Reef Fish Identification: Tropical Pacific

Front Cover
New World Publications, 2003 - Nature - 457 pages
2 Reviews
Finally, a comprehensive fish identification guide covering the fish-rich reefs of the Pacific. 2,500 underwater photographs of 2,000 species from four of the best marine life authors/photographers in the business. Their collaboration makes it possible for underwater naturalists to identify fishes from Thailand to Tahiti with a single, compact, easy-to-use, no-nonsense reference. 108 fish families are presented in one of 20 Identification groups based on a family's related visual or behavioural characteristics, such as Large Oval / Colourful or Sand/Burrow Dwellers. Likewise, every effort has been made to group similar appearing species together.

From inside the book

What people are saying - Write a review

Another Great Fish ID Book

User Review  - jimg20 -

The quality of the photos and description of the fish is excellent. The first few pages tell the reader how the book and fish are organized into groups. There is also a series of diagrams to give the reader a vocabulary to describe a fish themselves. Read full review

LibraryThing Review

User Review  - koeniel - LibraryThing

Before we found Kuiter’s 7 Tonozuka’s Indonesian Reef Fishes book, this Reef Fish Identification Tropical Pacific by Allen et al was our favourite. It is very comprehensive, and unlike many other ... Read full review

Other editions - View all

Common terms and phrases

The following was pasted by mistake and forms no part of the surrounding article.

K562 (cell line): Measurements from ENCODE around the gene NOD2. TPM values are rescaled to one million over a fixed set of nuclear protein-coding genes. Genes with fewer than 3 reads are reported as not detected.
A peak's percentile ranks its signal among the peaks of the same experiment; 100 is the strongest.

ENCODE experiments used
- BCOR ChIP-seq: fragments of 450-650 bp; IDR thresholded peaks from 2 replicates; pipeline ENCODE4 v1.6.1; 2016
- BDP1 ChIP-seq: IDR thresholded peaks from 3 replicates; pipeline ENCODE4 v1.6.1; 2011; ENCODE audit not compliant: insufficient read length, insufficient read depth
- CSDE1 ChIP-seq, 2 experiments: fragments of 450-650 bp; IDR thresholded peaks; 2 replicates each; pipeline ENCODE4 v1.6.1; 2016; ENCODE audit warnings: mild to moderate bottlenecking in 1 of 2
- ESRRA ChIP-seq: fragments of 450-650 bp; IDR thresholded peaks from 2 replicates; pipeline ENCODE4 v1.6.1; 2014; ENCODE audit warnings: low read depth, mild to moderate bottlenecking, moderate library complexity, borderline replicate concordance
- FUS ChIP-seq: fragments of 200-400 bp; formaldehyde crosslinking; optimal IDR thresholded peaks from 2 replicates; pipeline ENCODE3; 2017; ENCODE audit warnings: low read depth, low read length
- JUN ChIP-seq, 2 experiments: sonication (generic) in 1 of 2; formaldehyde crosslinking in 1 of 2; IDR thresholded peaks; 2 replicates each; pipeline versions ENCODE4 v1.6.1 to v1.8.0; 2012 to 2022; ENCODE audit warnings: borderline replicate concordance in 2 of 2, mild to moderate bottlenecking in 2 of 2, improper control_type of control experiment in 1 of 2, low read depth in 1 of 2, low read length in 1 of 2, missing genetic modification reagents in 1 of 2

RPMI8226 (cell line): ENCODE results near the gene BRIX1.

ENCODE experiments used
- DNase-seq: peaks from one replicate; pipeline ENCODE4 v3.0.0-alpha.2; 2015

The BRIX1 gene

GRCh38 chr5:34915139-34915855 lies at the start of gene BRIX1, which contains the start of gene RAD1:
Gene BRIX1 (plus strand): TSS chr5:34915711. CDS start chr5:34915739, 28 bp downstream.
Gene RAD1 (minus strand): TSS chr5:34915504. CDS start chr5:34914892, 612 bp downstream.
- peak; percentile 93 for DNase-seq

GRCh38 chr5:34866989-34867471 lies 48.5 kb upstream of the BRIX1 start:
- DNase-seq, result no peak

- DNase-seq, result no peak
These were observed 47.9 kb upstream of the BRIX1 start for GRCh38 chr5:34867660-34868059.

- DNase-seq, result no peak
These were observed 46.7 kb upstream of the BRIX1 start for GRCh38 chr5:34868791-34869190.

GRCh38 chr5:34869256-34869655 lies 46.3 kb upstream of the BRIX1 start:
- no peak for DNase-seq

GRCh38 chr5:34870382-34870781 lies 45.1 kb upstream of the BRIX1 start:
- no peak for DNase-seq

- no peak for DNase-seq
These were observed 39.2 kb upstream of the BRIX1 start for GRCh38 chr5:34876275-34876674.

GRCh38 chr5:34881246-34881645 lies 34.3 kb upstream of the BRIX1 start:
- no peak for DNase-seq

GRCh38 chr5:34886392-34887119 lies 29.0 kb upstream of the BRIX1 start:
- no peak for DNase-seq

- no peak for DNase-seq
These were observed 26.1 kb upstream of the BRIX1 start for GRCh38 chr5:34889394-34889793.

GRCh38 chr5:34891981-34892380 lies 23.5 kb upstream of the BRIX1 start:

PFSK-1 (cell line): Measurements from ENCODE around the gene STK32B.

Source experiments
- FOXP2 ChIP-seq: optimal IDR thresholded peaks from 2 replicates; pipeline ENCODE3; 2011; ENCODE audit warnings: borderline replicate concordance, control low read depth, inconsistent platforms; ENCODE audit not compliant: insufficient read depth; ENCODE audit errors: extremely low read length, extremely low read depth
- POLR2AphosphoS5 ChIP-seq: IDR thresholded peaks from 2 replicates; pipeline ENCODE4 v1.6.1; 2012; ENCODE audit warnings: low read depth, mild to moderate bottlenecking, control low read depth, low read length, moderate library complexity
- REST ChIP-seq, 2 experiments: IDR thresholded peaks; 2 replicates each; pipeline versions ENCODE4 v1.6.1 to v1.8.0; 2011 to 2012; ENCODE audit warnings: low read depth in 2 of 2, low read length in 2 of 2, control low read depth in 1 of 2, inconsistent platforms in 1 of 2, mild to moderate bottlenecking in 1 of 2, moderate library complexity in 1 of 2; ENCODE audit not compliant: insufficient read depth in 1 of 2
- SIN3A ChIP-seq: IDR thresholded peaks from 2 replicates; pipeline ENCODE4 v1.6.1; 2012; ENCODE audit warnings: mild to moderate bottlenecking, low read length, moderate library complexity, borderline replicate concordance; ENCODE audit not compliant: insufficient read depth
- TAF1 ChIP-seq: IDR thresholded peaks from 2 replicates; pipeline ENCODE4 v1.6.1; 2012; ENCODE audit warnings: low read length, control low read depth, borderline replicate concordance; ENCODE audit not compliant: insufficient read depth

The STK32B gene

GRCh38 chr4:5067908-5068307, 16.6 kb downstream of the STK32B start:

About the author (2003)

Dr. Gerald Allen served as Senior Curator of Fishes at the Western Australian Museum from 1974-1998 and is now a consultant with Conservation International. He has resided in Perth, Australia the last 30 years.

Roger Steene

Paul Humann is the author of handy aquatic books including Reef Coral Identification: Florida Caribbean Bahamas Including Marine Plants and Coastal Fish Identification: California to Alaska. Complete with full-color photographs, the books fully identify each fish, with details including size, distinctive features, habitat, and reaction to divers. Intelligently cross-referenced, these books enable the user to find specific information in a variety of ways, including by color and shape. Paul Humann spent many years as a successful lawyer in Wichita, Kans. He began photographing marine life in 1964 and was fortunate enough to have several pictures published. He left his practice in 1972 to pursue his dream. He bought a live-aboard diving cruiser and studied aquatic life for several years. He has studied and written extensively about marine life and his work has appeared in numerous publications.

Bibliographic information